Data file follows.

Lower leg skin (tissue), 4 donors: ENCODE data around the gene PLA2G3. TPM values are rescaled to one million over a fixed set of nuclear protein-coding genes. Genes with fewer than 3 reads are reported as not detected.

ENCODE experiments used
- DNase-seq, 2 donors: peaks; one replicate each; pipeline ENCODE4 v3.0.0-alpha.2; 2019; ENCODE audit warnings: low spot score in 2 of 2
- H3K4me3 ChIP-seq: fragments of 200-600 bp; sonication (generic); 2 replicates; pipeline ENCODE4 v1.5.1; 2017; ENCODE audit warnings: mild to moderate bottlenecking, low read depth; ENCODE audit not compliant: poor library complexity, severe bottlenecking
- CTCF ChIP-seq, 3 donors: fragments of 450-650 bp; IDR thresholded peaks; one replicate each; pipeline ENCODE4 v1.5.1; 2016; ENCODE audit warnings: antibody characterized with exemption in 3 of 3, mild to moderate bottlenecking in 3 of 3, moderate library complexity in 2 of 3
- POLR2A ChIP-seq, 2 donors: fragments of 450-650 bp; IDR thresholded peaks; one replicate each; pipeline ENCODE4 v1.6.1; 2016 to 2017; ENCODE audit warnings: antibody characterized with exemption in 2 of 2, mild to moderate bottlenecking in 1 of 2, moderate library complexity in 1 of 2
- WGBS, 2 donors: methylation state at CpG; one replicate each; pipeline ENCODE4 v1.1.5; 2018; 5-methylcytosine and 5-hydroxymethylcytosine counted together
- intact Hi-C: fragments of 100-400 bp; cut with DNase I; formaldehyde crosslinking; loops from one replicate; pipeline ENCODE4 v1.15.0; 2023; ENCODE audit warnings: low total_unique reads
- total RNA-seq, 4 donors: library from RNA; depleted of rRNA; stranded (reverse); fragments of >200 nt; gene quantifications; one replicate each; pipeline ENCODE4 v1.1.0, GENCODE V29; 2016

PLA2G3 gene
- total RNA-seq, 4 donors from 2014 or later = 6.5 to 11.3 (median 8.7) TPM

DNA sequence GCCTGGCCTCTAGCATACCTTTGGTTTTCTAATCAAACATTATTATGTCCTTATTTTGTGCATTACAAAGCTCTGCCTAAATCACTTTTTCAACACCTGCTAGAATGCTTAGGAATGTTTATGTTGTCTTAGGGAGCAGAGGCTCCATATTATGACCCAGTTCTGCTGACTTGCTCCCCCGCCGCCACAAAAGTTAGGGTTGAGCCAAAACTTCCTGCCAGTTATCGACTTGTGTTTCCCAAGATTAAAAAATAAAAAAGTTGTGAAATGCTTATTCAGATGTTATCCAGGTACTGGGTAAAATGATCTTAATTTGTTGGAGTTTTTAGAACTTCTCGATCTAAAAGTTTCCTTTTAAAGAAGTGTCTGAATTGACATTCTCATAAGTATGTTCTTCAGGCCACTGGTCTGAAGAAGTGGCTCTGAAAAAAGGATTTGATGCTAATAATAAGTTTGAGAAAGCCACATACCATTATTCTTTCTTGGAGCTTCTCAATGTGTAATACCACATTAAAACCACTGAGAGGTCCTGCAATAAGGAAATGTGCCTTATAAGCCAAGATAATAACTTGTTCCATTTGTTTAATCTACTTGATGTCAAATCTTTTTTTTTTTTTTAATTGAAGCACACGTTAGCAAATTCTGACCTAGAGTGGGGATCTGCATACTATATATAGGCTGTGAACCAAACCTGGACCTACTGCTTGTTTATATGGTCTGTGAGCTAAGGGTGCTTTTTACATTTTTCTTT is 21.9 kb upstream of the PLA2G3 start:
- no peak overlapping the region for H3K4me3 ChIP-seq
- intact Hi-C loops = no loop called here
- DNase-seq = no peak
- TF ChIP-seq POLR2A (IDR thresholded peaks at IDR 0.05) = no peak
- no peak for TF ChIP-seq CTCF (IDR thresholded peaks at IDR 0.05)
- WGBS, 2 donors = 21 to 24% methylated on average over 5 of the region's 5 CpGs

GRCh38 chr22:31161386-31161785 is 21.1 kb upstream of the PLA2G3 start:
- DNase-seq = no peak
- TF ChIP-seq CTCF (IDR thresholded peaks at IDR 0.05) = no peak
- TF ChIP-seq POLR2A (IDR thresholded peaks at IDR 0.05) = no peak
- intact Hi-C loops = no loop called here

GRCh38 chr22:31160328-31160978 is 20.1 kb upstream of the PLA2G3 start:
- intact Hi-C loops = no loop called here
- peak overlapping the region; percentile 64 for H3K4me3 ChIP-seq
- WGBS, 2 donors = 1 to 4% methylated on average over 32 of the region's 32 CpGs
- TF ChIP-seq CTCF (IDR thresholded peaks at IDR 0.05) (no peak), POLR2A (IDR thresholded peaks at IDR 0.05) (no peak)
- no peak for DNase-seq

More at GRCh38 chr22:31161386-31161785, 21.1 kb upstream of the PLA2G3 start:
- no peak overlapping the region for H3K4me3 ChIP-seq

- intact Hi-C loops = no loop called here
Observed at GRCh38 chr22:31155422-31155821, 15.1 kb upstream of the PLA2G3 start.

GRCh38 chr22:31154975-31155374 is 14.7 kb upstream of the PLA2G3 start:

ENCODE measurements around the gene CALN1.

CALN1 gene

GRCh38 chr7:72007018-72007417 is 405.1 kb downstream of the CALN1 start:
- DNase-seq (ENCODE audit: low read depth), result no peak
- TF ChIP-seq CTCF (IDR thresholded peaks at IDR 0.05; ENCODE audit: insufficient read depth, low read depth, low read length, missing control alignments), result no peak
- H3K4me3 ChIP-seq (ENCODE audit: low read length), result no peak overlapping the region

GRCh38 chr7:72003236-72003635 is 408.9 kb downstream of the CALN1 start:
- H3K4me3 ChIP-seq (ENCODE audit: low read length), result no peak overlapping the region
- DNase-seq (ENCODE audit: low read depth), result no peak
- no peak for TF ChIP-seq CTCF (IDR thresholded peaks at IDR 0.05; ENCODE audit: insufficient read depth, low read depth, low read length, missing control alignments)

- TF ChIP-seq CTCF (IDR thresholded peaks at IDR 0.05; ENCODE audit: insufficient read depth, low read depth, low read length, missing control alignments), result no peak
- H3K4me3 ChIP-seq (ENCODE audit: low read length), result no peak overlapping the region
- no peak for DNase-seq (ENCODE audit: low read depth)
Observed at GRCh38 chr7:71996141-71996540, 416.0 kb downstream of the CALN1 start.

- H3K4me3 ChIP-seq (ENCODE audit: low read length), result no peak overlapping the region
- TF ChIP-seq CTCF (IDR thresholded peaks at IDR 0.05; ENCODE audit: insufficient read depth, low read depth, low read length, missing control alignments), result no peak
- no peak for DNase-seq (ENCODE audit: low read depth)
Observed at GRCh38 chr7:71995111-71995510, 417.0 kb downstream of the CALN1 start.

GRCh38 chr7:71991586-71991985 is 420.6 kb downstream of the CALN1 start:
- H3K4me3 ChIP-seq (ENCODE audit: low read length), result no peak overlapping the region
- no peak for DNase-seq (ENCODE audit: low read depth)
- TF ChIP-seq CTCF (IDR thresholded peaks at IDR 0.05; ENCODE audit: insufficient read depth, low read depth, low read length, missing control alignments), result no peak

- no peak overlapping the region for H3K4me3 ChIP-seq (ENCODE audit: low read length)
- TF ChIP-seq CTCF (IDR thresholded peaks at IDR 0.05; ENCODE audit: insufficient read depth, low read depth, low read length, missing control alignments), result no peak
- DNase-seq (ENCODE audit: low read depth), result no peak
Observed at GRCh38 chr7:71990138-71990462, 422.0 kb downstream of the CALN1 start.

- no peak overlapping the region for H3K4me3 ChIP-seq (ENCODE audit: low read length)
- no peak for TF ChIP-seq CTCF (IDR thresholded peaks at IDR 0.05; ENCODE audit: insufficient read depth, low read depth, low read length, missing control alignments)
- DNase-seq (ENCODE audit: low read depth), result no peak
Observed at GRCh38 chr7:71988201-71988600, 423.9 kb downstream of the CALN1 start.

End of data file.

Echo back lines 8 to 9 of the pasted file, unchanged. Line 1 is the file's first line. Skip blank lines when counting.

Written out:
- intact Hi-C: fragments of 100-400 bp; cut with DNase I; formaldehyde crosslinking; loops from one replicate; pipeline ENCODE4 v1.15.0; 2023; ENCODE audit warnings: low total_unique reads
- total RNA-seq, 4 donors: library from RNA; depleted of rRNA; stranded (reverse); fragments of >200 nt; gene quantifications; one replicate each; pipeline ENCODE4 v1.1.0, GENCODE V29; 2016